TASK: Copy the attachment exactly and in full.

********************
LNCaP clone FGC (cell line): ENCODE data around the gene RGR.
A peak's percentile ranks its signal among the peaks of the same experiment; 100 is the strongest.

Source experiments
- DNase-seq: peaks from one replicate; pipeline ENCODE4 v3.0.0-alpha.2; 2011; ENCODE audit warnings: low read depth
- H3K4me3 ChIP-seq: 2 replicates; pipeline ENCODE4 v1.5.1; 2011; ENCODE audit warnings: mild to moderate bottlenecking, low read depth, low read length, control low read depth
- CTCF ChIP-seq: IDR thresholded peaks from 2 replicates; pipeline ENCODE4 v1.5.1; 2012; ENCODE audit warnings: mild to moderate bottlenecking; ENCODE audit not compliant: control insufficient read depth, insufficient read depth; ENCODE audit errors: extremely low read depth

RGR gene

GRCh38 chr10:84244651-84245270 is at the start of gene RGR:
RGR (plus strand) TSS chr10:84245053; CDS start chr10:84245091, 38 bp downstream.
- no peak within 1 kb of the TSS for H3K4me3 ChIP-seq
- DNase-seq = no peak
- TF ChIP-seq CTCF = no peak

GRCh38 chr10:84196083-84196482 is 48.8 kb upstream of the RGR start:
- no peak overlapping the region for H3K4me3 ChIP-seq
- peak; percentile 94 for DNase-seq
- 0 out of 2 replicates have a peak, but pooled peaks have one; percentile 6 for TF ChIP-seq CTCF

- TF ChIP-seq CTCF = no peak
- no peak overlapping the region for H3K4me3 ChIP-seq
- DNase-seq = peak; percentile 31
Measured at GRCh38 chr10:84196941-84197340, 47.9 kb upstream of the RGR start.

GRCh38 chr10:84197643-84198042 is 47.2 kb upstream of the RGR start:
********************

LNCaP clone FGC (cell line): ENCODE data around the gene RGR.
A peak's percentile ranks its signal among the peaks of the same experiment; 100 is the strongest.

Source experiments
- DNase-seq: peaks from one replicate; pipeline ENCODE4 v3.0.0-alpha.2; 2011; ENCODE audit warnings: low read depth
- H3K4me3 ChIP-seq: 2 replicates; pipeline ENCODE4 v1.5.1; 2011; ENCODE audit warnings: mild to moderate bottlenecking, low read depth, low read length, control low read depth
- CTCF ChIP-seq: IDR thresholded peaks from 2 replicates; pipeline ENCODE4 v1.5.1; 2012; ENCODE audit warnings: mild to moderate bottlenecking; ENCODE audit not compliant: control insufficient read depth, insufficient read depth; ENCODE audit errors: extremely low read depth

RGR gene

GRCh38 chr10:84244651-84245270 is at the start of gene RGR:
RGR (plus strand) TSS chr10:84245053; CDS start chr10:84245091, 38 bp downstream.
- no peak within 1 kb of the TSS for H3K4me3 ChIP-seq
- DNase-seq = no peak
- TF ChIP-seq CTCF = no peak

GRCh38 chr10:84196083-84196482 is 48.8 kb upstream of the RGR start:
- no peak overlapping the region for H3K4me3 ChIP-seq
- peak; percentile 94 for DNase-seq
- 0 out of 2 replicates have a peak, but pooled peaks have one; percentile 6 for TF ChIP-seq CTCF

- TF ChIP-seq CTCF = no peak
- no peak overlapping the region for H3K4me3 ChIP-seq
- DNase-seq = peak; percentile 31
Measured at GRCh38 chr10:84196941-84197340, 47.9 kb upstream of the RGR start.

GRCh38 chr10:84197643-84198042 is 47.2 kb upstream of the RGR start: